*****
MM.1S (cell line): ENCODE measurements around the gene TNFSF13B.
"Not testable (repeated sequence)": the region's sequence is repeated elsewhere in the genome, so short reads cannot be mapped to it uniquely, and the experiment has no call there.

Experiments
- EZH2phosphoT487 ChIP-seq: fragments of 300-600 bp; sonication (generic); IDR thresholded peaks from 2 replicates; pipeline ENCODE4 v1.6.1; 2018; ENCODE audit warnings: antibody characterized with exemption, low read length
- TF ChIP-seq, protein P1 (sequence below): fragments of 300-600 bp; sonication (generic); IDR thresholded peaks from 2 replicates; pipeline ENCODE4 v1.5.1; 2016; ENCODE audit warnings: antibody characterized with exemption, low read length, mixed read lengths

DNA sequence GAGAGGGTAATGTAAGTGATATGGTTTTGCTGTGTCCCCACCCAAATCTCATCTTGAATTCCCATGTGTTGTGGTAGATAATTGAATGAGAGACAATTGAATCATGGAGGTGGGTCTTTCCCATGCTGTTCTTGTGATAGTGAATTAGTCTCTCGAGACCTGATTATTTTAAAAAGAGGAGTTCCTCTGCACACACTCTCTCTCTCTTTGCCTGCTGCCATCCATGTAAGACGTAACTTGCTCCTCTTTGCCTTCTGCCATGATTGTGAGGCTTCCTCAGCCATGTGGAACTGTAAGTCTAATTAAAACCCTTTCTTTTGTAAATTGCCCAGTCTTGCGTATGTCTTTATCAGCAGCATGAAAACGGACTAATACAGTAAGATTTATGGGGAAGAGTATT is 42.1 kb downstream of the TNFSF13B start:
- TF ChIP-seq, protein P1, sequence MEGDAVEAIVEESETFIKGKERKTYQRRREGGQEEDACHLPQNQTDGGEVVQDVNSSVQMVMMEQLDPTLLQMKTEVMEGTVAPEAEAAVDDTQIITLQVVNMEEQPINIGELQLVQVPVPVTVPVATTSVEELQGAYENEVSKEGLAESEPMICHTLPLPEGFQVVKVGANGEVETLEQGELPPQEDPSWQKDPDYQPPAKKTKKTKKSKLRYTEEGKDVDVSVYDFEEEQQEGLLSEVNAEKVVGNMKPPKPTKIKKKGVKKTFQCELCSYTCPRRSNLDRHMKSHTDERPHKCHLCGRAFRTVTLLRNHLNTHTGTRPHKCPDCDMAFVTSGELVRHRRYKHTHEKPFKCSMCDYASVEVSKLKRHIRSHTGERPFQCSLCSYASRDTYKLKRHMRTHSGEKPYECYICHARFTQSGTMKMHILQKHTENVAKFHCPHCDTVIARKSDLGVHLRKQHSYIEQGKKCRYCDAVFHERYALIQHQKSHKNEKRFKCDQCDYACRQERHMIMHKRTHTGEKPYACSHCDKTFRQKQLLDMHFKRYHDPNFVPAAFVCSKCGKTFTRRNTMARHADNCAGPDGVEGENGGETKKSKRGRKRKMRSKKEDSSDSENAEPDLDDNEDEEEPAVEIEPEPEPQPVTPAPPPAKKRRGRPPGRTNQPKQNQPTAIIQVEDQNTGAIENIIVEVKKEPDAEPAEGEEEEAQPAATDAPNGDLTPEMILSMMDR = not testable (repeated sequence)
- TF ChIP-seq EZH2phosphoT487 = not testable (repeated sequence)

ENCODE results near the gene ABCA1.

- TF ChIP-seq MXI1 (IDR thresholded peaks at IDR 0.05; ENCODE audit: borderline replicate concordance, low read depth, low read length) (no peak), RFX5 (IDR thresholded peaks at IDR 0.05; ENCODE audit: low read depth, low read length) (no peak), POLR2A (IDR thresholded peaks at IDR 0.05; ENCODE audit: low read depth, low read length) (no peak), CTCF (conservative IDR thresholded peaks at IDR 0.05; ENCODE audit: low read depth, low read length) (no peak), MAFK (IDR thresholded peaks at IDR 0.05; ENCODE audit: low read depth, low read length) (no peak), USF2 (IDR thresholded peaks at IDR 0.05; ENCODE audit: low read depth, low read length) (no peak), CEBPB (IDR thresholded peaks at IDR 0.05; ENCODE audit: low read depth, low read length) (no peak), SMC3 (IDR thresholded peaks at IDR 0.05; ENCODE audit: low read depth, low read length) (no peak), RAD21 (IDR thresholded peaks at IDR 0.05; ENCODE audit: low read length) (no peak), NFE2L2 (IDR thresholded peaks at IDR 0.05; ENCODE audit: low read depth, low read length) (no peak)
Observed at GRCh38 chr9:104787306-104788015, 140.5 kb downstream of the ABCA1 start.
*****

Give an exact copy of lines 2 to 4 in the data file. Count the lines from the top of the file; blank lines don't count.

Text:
"Not testable (repeated sequence)": the region's sequence is repeated elsewhere in the genome, so short reads cannot be mapped to it uniquely, and the experiment has no call there.

Experiments
- EZH2phosphoT487 ChIP-seq: fragments of 300-600 bp; sonication (generic); IDR thresholded peaks from 2 replicates; pipeline ENCODE4 v1.6.1; 2018; ENCODE audit warnings: antibody characterized with exemption, low read length